Sometimes I meet authors who wonder if they’ve waited too long after they’ve met with me at a conference to submit to me. Without exception (at least, without any exceptions I can think of), the answer is no. It is never too late. Why not?
- If you’re going to conferences and taking classes to learn, I want to see what you apply. Writers attending conferences are, in part, students. Sometimes I forget that I entered this profession with a lifelong commitment to publishing and a journalism degree. Not everyone who wants to write for publication today had the chance to earn a degree. Or, they may hold one or more advanced degrees, but in different disciplines such as physics, law, or theology. Learning all they can about writing books for publication through conferences is a good move. That said, I want to see the manuscript that results from what the writer has learned, not one dashed off in a rush.
- I have no intention of going out of business for many years. So, as Momma says, “Lord willing and the creek don’t rise,” I plan to be available to review your manuscripts for a long time. Any day is a great day to receive a superb proposal.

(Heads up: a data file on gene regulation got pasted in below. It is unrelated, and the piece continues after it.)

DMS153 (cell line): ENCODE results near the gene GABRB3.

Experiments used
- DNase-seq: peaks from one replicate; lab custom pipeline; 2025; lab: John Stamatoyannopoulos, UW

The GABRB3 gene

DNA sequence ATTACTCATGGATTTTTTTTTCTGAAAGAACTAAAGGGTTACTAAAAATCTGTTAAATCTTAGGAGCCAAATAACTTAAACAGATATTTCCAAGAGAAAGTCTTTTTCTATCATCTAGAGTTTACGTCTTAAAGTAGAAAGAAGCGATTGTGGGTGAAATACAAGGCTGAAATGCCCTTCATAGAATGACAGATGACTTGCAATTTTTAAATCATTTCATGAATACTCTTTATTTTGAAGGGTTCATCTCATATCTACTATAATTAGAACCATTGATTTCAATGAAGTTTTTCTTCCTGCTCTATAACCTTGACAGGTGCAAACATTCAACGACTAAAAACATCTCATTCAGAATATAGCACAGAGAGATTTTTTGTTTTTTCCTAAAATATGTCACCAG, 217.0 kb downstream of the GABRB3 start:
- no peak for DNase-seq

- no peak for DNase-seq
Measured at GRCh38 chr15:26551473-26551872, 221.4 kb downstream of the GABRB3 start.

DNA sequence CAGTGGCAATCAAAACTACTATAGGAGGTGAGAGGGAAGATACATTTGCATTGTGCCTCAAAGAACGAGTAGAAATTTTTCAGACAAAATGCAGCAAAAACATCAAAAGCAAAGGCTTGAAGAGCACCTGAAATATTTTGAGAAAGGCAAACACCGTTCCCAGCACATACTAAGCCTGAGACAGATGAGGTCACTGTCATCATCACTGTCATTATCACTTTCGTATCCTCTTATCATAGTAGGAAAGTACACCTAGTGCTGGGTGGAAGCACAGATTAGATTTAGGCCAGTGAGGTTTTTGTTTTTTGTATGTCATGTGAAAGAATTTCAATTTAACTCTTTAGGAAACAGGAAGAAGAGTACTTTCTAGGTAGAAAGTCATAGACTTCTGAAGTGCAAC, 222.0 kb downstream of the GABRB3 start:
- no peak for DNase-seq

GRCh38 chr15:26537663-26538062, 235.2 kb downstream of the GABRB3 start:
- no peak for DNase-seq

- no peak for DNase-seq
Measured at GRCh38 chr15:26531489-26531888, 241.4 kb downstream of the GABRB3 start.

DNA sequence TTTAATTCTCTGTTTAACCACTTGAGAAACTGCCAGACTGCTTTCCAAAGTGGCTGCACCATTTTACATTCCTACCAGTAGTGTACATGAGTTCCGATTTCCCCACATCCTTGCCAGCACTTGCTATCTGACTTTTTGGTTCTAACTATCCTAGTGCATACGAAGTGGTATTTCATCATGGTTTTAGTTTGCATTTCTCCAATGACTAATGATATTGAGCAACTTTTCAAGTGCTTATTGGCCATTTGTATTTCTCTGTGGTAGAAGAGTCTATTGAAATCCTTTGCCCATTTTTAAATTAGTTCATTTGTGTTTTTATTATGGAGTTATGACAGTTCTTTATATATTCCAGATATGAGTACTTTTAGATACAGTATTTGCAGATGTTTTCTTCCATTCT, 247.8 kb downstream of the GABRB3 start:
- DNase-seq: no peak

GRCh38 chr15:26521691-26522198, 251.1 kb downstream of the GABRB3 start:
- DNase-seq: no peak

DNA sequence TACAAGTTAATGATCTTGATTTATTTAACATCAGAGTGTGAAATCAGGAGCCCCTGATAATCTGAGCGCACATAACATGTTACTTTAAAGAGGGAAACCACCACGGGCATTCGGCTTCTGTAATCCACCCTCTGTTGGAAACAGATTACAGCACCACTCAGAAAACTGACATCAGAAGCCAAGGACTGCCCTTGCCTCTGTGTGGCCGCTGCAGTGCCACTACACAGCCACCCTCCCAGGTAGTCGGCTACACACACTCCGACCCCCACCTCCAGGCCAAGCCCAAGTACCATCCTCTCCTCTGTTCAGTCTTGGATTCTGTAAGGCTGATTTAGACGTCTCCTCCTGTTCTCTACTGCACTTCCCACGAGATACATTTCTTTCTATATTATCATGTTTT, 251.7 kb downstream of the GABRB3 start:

- If a publisher goes out of business today, then it’s good that we didn’t submit to them anyway. I work with major publishers who are committed to their mission. That’s not to say it’s impossible someone will close tomorrow, but for the foreseeable future, the publishers I’ll be sending your work to will be in need of stellar proposals today, tomorrow, and decades from now. For them, any day is a great day to receive a superb project.
So if you write me to say, “I met you in (fill in city) in (fill in distant year), you can still submit a proposal to me. I’ll be happy to take a look!
Do you feel rushed to send proposals out soon after conferences? Why or why not?
What is the longest you waited to submit a proposal?
Have you ever rewritten a proposal based on what you learned at a conference?